Stress Reduction for Working Well, Part II

Sheila Lynch is a Master’s student in Steinhardt’s Counseling for Mental Health and Wellness Program. She also works at the Wasserman Center front desk where she’s probably helped you log in for an event or appointment. Here, she offers the second in a three-part series for managing stress. Check out yesterday’s Part One here. Be sure to scroll all the way through to check out the latest selections in the Wasserman Center Playlist.

  • Step 2: Evaluate. Once you’ve identified the stressors, think about each one and ask yourself, “How much control do I have over this?” How much control do you have over the various parts and effects of your stressors? Is there a problem that can be fixed with a little help, time, or focused attention? Is it an event or series of events (perhaps an interview or two) that have an end date in the near future? Is it a part of your life that’s here to stay for a while (chronic illness, caring for a loved one, paying loans)?

It’s not unusual for a stressor to feel more or less in your control depending upon the circumstances or timing of its arrival. However, sometimes a new perspective can make all of the difference. Perhaps you didn’t realize how much you can influence your stressors or how helpful it might be just to recognize the extent of your control. Regardless, in many cases, there is more than one way to take action (and thankfully, when it comes to interviewing, we can help).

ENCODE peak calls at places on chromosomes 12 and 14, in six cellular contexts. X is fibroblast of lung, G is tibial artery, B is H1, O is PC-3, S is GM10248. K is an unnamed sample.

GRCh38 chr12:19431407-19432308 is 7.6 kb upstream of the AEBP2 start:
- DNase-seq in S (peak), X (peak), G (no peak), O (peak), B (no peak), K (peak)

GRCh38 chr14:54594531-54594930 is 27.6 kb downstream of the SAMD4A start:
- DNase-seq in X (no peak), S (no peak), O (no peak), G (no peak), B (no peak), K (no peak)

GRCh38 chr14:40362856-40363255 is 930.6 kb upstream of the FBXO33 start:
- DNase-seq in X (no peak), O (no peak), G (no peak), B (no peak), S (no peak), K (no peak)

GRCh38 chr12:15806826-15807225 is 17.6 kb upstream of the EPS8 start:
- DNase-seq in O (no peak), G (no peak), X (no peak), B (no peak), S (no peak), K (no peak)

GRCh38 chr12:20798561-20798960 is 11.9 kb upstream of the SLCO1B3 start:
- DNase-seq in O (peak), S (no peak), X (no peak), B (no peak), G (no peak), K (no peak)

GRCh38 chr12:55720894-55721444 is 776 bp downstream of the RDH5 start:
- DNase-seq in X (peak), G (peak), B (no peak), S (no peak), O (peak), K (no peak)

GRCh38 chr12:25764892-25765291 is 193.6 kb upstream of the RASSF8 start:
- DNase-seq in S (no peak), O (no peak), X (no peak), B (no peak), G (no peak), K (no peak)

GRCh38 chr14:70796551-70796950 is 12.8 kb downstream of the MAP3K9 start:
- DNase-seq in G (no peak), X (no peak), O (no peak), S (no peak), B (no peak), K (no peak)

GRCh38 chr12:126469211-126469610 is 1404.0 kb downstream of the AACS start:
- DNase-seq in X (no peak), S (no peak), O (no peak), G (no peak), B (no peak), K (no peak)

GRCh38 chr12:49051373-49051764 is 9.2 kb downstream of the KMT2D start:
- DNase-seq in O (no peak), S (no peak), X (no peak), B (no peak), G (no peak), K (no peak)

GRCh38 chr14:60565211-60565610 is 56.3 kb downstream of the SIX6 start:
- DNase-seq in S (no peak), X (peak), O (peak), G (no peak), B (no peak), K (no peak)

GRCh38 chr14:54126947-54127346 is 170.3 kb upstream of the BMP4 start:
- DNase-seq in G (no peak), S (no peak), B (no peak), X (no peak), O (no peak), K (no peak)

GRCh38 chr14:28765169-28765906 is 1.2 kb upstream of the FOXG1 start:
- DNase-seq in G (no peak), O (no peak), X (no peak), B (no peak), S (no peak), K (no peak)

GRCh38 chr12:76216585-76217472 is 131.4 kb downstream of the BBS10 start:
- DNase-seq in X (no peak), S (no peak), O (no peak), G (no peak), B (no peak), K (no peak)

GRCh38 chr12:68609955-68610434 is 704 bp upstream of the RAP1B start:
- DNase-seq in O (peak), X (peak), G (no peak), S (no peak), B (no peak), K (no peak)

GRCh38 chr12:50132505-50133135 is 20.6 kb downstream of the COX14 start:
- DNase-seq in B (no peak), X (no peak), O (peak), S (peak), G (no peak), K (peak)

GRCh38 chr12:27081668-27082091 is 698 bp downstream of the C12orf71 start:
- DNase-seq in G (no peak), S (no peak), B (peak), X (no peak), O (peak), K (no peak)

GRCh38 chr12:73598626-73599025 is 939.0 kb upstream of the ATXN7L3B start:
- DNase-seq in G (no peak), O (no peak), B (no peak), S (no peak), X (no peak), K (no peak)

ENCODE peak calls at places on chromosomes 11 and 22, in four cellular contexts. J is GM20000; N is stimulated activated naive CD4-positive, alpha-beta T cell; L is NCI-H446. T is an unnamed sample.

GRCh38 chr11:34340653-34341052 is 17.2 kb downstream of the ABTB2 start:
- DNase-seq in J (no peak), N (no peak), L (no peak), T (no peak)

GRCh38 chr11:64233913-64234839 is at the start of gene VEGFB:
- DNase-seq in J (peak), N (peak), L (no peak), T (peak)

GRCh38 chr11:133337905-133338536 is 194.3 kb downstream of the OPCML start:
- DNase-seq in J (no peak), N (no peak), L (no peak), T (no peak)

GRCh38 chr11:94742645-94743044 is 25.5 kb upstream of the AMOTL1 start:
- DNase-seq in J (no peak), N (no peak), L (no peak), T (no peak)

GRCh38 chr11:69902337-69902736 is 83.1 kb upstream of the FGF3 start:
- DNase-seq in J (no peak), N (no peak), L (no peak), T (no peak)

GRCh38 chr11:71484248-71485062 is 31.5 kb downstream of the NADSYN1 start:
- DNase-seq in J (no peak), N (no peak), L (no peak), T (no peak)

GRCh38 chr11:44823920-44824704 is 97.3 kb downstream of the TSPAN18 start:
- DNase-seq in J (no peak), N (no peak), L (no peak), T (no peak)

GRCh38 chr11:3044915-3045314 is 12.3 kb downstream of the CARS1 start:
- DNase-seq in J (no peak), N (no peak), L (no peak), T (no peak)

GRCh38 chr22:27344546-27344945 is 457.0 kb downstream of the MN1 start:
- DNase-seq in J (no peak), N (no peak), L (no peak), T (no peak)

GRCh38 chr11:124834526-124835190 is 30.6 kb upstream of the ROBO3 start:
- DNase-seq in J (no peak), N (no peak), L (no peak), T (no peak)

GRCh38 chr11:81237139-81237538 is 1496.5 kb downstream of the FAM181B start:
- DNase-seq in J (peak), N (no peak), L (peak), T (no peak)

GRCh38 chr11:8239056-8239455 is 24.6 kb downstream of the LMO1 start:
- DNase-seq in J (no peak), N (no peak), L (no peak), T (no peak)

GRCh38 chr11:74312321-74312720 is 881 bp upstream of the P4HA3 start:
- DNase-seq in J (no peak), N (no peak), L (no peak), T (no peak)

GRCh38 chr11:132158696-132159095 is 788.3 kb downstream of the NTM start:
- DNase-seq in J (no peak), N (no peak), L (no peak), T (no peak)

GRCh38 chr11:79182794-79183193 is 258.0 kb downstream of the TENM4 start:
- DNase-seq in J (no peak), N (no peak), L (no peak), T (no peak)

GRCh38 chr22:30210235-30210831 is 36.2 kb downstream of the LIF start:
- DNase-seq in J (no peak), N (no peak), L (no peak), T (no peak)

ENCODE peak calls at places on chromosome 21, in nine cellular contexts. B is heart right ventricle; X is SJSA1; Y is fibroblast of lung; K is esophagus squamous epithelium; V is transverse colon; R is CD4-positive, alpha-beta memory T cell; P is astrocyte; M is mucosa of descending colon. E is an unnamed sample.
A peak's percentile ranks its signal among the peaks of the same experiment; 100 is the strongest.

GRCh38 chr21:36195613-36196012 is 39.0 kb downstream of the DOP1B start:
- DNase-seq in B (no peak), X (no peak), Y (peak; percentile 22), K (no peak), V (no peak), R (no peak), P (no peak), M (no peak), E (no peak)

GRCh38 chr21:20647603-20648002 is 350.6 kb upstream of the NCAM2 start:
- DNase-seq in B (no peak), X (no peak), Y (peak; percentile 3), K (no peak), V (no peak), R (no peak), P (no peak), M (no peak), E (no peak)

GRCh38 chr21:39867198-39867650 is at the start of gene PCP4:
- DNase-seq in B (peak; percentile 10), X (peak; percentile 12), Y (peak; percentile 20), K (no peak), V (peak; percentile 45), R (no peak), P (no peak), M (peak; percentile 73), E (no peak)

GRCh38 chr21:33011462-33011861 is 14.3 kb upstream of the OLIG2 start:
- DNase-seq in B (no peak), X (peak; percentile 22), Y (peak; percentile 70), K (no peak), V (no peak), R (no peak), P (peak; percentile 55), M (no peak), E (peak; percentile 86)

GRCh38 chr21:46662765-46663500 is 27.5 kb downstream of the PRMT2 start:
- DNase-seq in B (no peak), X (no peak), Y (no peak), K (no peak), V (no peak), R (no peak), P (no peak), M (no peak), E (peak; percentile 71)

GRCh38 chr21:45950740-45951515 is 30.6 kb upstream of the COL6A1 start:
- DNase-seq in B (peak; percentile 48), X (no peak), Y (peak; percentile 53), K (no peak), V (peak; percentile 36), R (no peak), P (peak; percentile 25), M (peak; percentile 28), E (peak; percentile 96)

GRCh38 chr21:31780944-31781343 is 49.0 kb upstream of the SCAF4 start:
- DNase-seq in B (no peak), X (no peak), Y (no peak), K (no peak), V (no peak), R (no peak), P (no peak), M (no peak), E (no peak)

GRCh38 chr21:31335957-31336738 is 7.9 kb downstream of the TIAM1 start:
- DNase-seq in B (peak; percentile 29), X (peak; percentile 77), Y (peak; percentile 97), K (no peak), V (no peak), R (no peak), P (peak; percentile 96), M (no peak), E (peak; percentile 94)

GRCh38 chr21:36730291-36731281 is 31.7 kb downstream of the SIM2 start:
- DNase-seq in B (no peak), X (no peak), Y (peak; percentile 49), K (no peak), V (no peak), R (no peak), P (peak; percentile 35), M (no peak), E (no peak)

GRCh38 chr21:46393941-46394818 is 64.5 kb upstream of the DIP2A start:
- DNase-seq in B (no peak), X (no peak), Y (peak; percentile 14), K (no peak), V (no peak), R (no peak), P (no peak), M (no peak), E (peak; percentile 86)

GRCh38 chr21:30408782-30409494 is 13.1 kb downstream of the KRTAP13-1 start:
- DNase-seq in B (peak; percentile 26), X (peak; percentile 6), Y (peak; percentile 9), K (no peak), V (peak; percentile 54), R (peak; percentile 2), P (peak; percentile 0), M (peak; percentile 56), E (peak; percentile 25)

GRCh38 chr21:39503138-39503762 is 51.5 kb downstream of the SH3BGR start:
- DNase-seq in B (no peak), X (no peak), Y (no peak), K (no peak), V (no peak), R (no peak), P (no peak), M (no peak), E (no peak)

Jeannie Liakaris, Director at Wasserman Center, NYU-SCPS: Jump in the Line by  Harry Belafonte — this song puts me in the best mood, no matter how tough the day is.

Dexter Hazelton, Systems Administrator at the Wasserman Center: “Three Little Birds” by Bob Marley is a great stress-reducer.

Manaf Mansure, Assistant Director: “Happy” by Pharrell Williams is definitely my pick!

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